Things are getting very stressful in Mark Millar’s superhero world. It’s 1966, Civil Rights and Vietnam are very much on people’s minds and a hero has decided to up and fix these issues. Sure, he’s using his powers to get people riled up so real action can actually take place, but you can’t argue with the results. How long can these things go on with a superhero team in the wings? Is it good?
Jupiter’s Circle Vol. 2 #3 (Image Comics)
Skyfox has had enough, although it did take him some mind expansion to get here. This issue opens with him pointing a gun at the vice president’s head asking for the US troops to pull out of Vietnam. Subtle.
Why does this book matter?
Writer Mark Millar has basically proven a slower paced, soap operatic comic can very successfully bring the drama. So far this series has been more about human frailty than superpowers which is why it’s so damn compelling. Plus it’s capturing a slice of life, being a period piece and all. This book offers something a little bit different, and lots of it!
An aggressive method.
Fine, you have my attention. What’s good about it?
Wow, this issue packs a lot of content into its pages. Looking for superhero stuff? You got it with a super villain that’s super smart and very much hates Utopian—a hero with a Superman powerset—and aims to end him now that he’s out of jail. How about some questionable ethics to chew on? You get that too with a rich aristocrat asking Utopian if he’d sell him some of his super sperm. The guy has all the money in the world, but to sire a child from a little donated sperm that will end up with amazing abilities? Why, his board has “agreed it’s an excellent long term investment”! Creepy, but honestly Millar brings up an tantalizing concept I’m sure would be an issue for heroes if they were real.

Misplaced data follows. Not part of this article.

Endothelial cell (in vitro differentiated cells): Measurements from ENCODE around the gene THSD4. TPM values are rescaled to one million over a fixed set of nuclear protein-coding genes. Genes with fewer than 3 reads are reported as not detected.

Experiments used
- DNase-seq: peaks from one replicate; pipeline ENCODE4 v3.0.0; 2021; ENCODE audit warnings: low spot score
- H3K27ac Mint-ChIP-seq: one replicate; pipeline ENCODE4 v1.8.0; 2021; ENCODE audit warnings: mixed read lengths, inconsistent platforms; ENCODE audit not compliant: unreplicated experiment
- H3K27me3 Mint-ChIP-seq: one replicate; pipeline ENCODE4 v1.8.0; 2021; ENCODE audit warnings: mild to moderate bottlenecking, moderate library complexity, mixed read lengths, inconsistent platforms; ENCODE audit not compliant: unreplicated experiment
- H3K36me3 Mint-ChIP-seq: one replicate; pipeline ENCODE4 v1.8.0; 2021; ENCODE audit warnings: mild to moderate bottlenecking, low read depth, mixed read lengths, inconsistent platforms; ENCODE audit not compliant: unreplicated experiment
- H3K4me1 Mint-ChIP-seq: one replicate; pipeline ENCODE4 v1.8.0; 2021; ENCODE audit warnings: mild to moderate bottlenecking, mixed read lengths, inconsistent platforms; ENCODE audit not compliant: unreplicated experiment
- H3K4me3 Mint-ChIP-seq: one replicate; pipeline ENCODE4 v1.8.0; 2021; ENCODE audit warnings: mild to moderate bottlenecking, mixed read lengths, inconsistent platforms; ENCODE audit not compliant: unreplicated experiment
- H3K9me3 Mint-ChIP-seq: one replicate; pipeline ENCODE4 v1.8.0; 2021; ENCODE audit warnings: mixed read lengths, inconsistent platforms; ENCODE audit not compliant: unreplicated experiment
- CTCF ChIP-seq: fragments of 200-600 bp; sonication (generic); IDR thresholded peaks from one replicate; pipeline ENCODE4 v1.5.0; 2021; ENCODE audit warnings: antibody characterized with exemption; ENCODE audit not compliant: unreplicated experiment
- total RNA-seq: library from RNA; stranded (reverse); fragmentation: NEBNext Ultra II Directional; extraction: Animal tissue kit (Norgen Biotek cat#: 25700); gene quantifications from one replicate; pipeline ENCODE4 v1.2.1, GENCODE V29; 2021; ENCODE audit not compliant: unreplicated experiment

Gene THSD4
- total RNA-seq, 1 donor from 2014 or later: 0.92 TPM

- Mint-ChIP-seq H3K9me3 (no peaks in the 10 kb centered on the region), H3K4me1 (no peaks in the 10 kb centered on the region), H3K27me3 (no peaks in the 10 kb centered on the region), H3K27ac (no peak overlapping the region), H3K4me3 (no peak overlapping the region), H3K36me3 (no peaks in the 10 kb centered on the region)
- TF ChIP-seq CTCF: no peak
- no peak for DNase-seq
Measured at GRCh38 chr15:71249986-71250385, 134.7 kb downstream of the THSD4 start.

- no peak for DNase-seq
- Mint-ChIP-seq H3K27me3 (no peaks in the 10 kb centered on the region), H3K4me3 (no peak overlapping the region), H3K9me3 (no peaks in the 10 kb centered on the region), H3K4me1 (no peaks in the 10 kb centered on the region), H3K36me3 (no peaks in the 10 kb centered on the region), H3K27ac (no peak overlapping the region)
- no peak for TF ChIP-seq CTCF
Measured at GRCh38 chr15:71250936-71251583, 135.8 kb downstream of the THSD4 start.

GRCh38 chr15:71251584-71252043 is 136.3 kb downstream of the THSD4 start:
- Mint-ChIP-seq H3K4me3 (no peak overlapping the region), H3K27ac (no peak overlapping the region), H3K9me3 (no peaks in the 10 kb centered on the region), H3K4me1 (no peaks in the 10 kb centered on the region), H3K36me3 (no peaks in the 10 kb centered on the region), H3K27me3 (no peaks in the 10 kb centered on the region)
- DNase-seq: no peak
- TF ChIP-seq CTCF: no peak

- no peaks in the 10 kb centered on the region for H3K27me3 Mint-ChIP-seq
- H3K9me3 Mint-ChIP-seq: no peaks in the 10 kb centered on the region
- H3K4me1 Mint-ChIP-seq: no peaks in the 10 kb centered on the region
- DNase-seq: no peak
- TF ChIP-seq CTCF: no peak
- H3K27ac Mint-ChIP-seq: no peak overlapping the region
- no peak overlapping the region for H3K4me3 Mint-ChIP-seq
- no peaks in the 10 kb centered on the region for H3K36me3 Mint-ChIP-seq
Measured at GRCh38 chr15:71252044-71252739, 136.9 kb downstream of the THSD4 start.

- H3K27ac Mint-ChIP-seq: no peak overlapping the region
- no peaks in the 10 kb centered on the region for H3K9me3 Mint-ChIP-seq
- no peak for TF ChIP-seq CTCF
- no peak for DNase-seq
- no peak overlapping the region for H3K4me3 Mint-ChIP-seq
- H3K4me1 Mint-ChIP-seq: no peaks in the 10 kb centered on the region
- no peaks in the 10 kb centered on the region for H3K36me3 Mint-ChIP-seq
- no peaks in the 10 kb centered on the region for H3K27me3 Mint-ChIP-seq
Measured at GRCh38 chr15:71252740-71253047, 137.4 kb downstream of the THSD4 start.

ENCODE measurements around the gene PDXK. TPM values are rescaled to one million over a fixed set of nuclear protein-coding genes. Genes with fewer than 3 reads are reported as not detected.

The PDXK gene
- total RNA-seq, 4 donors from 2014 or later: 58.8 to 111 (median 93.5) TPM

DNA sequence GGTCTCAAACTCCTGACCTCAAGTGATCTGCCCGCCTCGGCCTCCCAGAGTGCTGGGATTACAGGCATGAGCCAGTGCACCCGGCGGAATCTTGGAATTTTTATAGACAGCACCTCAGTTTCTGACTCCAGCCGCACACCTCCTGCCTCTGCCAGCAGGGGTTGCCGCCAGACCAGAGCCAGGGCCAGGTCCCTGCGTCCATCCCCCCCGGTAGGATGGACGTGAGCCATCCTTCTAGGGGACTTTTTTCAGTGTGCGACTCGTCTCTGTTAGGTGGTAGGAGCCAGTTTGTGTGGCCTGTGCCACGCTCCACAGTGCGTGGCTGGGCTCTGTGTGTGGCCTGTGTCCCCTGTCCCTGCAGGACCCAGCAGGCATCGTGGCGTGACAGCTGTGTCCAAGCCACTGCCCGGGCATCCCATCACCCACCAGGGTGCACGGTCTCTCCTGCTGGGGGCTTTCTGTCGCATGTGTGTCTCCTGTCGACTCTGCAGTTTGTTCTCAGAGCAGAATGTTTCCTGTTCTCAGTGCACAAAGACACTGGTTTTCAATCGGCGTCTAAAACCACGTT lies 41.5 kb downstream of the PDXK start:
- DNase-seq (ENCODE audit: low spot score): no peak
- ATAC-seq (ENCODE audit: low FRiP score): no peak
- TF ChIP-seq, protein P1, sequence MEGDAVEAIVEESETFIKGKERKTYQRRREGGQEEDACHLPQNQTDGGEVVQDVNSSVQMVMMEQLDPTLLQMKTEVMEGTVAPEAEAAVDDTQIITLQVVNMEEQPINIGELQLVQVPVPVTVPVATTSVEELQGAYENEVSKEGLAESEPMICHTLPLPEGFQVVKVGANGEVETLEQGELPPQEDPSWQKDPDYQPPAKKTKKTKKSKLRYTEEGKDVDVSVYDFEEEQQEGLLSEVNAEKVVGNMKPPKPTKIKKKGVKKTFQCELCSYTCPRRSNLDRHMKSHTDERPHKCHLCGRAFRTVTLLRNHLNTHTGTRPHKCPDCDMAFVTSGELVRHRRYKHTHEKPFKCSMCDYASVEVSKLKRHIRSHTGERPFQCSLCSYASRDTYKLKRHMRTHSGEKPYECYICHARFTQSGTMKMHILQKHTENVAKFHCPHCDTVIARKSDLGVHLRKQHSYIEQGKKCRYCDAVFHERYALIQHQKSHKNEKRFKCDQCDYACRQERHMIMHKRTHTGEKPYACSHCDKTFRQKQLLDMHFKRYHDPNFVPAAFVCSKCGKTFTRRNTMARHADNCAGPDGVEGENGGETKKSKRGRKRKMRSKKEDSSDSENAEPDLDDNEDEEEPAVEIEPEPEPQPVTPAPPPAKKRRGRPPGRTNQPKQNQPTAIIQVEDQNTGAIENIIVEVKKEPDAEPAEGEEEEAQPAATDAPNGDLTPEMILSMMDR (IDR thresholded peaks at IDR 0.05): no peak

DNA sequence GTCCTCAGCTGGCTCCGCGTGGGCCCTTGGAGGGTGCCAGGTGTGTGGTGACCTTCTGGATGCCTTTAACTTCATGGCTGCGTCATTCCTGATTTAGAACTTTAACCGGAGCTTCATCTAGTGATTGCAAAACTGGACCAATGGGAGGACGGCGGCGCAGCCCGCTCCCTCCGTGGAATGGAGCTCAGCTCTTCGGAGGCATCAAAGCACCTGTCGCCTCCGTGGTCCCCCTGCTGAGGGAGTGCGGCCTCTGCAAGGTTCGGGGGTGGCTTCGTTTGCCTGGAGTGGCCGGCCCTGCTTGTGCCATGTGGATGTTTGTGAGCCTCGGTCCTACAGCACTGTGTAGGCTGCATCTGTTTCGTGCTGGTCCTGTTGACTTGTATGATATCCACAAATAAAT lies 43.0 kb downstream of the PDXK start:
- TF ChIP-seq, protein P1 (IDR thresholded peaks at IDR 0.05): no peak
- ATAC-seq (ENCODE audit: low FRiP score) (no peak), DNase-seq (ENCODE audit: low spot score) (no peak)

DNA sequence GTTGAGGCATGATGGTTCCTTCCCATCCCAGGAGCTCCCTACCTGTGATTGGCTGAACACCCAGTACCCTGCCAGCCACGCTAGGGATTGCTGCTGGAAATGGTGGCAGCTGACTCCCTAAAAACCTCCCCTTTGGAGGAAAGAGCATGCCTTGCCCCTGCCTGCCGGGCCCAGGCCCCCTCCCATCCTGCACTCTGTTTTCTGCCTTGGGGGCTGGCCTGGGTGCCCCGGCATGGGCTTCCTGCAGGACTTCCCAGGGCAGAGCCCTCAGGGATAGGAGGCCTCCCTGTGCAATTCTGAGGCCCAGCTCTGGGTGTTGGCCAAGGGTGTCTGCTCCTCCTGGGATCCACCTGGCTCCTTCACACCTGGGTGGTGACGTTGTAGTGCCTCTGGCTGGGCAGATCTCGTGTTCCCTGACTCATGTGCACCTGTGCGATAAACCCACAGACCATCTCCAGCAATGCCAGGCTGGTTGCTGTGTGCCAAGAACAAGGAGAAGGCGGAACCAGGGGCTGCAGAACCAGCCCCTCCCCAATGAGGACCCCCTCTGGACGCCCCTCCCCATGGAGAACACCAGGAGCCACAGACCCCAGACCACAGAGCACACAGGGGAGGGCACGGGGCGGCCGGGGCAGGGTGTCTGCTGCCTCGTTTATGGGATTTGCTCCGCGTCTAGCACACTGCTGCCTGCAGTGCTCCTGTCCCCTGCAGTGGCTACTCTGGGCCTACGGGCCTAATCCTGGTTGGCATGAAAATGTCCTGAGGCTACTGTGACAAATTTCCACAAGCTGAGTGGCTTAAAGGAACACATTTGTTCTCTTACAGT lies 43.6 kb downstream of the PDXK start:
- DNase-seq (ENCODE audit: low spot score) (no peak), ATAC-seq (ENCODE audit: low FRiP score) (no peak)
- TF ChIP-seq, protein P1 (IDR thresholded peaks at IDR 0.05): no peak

There’s also political intrigue including a surprise cameo by a very famous author. Chris Sprouse and Walden Wong do a bang-up job with the time period, particularly with the clothes. The villain of this issue carries the turtleneck quite well and it helps make him feel like he’s from another time. His weapon is helpful too and I like the simplistic design they bring to it.
One of the charms of this series from the beginning has been the simplistic nature of the art. The lines are simple; many of the backgrounds are flat color to let the character speak and take our attention. This includes action sequences—this issue has a good one, and in one page for example only four panels show the action. Usually this slows things down, but the jumping, and again the focus on the characters, really makes the drama sing.
It can’t be perfect can it?
There are times the balance is off in this series which makes the read a tad wonky. Not so in this issue though!
Hero: meet villain. Villain: hero.
Is It Good?
This book offers something a little bit different and—if you’re up for it—lots of it. Lovers of character-driven stories must read this series!
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